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Author, film researcher and member of the Swedish Military History Commission.

Tuesday, October 23, 2018

Airborne T-24 Discovery In Arctic Sweden

It is not that often that one sees a WWII airborne ops vehicle IRL. Photo: Mika Kulju

It started with a tip about a WWII British armoured vehicle still parked in a forest in Arctic Sweden. Could the vehicle in question, a Universal Carrier, still be there? Nope, it had been sold earlier this year, the owner informed me. But, he asked, might I be interested in seeing a tracked WWII vehicle for airborne operations?

Well, that made me enthusiastic to take the trip towards the Finnish border, but I was still slightly skeptical. Was the tracked vehicle not just a regular M29 Weasel? I had seen such before, many times. But what the gentleman in the Arctic town had told me indicated it might be a rare prototype that had underwent airborne tests, a type I had never seen in real life. By a strange coincidence, Weasels are mentioned in my latest book, Swedes In Combat vs. Hitler, because one of the Swedes in the US Army that I interviewed for my book, Sivert/Ron Windh, was part of a special winter unit connected to the creation of the Weasel. The main creator was the British inventor Geoffrey Pyke and the reason he came up with it was to support his proposals to attack German forces and industrial installations in Norway. The main industry of Allied interest was the heavy water plant that was crucial for the development of the German nuclear plans. The first Allied plans for a large airborne raid against Norway (mainly the heavy water) became Project "Plough". For this, the T-15 Weasel tracked vehicle was made in 1942. The small dimensions of the T-15 were chosen to make it possible to fit in glider aircraft. It proved to be a fast and handy vehicle, giving the Allies a real edge in winter/mountain operations. However, there was also the perceived need for dropping the vehicle by parachute, from British Lancasters. So, the T-15 was improved and thus the T-24 was born.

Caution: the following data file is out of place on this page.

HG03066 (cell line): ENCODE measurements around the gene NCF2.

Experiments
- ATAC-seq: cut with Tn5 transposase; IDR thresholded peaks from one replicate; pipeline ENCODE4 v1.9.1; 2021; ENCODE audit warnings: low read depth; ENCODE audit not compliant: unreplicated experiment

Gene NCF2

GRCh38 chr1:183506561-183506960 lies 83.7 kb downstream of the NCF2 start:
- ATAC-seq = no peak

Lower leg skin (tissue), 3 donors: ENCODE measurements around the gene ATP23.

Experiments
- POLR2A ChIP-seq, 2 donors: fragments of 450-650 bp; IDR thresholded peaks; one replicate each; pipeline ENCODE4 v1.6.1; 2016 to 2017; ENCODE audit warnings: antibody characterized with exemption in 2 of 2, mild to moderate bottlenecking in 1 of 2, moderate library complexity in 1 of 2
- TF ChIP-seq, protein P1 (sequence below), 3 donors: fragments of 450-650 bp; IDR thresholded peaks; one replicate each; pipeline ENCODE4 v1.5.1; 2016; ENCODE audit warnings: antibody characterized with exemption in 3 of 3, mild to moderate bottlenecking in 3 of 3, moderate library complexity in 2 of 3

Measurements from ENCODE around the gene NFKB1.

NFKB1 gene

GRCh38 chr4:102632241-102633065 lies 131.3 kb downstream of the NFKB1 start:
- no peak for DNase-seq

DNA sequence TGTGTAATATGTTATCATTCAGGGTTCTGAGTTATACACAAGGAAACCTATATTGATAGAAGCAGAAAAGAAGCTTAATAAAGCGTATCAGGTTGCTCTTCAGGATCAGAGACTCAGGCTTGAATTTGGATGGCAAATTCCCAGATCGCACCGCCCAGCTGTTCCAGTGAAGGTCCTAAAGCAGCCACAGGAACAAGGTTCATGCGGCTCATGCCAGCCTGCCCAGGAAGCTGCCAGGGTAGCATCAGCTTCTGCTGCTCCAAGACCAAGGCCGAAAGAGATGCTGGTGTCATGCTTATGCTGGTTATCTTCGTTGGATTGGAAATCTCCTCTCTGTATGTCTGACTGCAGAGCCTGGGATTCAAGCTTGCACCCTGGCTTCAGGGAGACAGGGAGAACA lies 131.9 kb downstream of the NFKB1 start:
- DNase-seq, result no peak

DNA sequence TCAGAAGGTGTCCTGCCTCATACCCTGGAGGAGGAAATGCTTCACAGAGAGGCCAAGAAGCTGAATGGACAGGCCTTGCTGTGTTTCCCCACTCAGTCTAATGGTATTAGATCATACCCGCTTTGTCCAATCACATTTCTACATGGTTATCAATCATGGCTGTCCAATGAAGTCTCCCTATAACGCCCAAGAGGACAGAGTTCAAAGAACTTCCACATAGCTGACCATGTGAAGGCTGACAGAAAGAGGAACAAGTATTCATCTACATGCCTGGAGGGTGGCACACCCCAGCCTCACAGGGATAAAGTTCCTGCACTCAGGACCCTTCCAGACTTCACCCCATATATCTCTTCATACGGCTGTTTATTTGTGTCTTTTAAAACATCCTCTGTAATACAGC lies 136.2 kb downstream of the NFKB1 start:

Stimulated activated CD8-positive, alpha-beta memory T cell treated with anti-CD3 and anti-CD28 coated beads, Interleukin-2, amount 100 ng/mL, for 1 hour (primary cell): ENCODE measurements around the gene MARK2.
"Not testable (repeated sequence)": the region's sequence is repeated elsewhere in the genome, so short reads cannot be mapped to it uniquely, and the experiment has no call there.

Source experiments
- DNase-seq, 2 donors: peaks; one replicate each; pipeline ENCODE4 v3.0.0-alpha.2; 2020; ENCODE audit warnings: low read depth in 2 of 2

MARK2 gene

Two of the four parachute container attachments. But what about "USB 118/528"?

Thanks to WWII researcher Erik Brun I learnt exactly what to look for on the "mystery machine". Up front an airborne T-24 does not look that different from an M29. In the front there are only some small holders/handles that tell you it is a T-24. But an airborne-modified T-24 also has four large attachments on the sides - to connect the vehicle body with the parachute container. So, no doubt about the type. But what does the original "skin" say? Below the green paint (probably from the Swedish Army/Vattenfall, i.e. the previous owners) the owner has found a white (snow camouflage) layer with the identification "USB 118/528". This does not seem to relate to the number inside the hull, see below.

This is the largest number inside. The final three numbers are the identity?

I am no Weasel expert, but I reckon T-24s are pretty rare. Just how rare are they? I know only of two more in Sweden. Are there a hundred preserved, worldwide, or less? What is your take? Would you also happen to know something about this particular vehicle´s history, that might explain "USB"? Was it parachuted over Scotland during some test? The Norwegian operation was modified (parachuting Weasels was dropped, excuse the pun) and therefore the Weasel was not used for its original intention. However, it was used in Italy and Weasels went ashore on the beaches in Normandy, were used in the Battle of the Bulge etc. Both by the US Army and some British units. Was it, as some have claimed, the very first Allied vehicle to come ashore in Normandy on June 6, 1944? Or is that impossible to now prove? Please leave some feedback here if you know some answers to my above questions.

Finally, thank you Karl-Olov and Mika!

2 comments:

  1. Nice to see a M24 in overall good condition. Body looks to be in good condition but the weasel is missing parts as wiper motors, search light and brushguars. Also it has the later 20 inch wide tracks. The T24 weasels had originally 15" tracks so they should not be any wider tan the weasel body. I have 2 T24 weasels in my collection as for now, the earliest of them has hull number UST-24-80. The weasel should also has a serial number plate behind the driver seat, and that number should be pretty close to the serial but may differ around +-10 from Hull number. The "USB 118/528" I do not believe to be WW2 markings, it is probably a marking from post war, or from a surplus sale. One of my T24 has USB/118/54, and on my friend T24 he has found USB/118/53 (if I remember right). /Jeep Tom (www.jeeptom.com)

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  2. Dear Tom, your comment is very valuable - many thanks indeed! Warm regards, Lars

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